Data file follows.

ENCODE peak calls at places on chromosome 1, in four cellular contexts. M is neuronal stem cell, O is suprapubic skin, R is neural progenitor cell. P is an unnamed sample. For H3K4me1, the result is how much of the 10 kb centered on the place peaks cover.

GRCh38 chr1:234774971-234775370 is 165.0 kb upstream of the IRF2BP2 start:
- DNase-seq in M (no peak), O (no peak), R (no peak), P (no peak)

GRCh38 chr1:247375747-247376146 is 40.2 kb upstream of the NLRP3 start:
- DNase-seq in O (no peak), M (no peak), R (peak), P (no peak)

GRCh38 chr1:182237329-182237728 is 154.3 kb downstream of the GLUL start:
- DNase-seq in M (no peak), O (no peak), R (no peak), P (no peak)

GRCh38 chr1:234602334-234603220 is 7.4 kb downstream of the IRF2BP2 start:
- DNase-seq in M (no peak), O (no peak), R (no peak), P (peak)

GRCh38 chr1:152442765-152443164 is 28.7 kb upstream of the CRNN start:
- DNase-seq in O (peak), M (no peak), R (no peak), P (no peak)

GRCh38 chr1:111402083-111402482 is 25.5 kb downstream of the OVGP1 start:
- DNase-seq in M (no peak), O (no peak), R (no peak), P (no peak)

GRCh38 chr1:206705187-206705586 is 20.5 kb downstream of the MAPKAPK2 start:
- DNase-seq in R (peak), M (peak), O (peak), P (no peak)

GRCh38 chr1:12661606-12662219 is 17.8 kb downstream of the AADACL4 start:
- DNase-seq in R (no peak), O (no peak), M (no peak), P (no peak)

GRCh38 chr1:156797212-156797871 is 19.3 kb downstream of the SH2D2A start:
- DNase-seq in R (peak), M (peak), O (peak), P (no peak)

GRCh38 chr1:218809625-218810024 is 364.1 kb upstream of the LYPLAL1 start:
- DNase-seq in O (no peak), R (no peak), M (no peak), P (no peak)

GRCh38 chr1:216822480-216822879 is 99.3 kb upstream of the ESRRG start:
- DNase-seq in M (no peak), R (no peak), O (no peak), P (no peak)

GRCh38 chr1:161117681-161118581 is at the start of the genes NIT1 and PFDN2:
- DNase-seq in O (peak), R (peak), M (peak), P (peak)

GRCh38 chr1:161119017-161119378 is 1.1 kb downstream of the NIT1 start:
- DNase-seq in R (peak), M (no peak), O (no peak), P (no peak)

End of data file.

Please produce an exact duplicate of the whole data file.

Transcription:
ENCODE peak calls at places on chromosome 1, in four cellular contexts. M is neuronal stem cell, O is suprapubic skin, R is neural progenitor cell. P is an unnamed sample. For H3K4me1, the result is how much of the 10 kb centered on the place peaks cover.

GRCh38 chr1:234774971-234775370 is 165.0 kb upstream of the IRF2BP2 start:
- DNase-seq in M (no peak), O (no peak), R (no peak), P (no peak)

GRCh38 chr1:247375747-247376146 is 40.2 kb upstream of the NLRP3 start:
- DNase-seq in O (no peak), M (no peak), R (peak), P (no peak)

GRCh38 chr1:182237329-182237728 is 154.3 kb downstream of the GLUL start:
- DNase-seq in M (no peak), O (no peak), R (no peak), P (no peak)

GRCh38 chr1:234602334-234603220 is 7.4 kb downstream of the IRF2BP2 start:
- DNase-seq in M (no peak), O (no peak), R (no peak), P (peak)

GRCh38 chr1:152442765-152443164 is 28.7 kb upstream of the CRNN start:
- DNase-seq in O (peak), M (no peak), R (no peak), P (no peak)

GRCh38 chr1:111402083-111402482 is 25.5 kb downstream of the OVGP1 start:
- DNase-seq in M (no peak), O (no peak), R (no peak), P (no peak)

GRCh38 chr1:206705187-206705586 is 20.5 kb downstream of the MAPKAPK2 start:
- DNase-seq in R (peak), M (peak), O (peak), P (no peak)

GRCh38 chr1:12661606-12662219 is 17.8 kb downstream of the AADACL4 start:
- DNase-seq in R (no peak), O (no peak), M (no peak), P (no peak)

GRCh38 chr1:156797212-156797871 is 19.3 kb downstream of the SH2D2A start:
- DNase-seq in R (peak), M (peak), O (peak), P (no peak)

GRCh38 chr1:218809625-218810024 is 364.1 kb upstream of the LYPLAL1 start:
- DNase-seq in O (no peak), R (no peak), M (no peak), P (no peak)

GRCh38 chr1:216822480-216822879 is 99.3 kb upstream of the ESRRG start:
- DNase-seq in M (no peak), R (no peak), O (no peak), P (no peak)

GRCh38 chr1:161117681-161118581 is at the start of the genes NIT1 and PFDN2:
- DNase-seq in O (peak), R (peak), M (peak), P (peak)

GRCh38 chr1:161119017-161119378 is 1.1 kb downstream of the NIT1 start:
- DNase-seq in R (peak), M (no peak), O (no peak), P (no peak)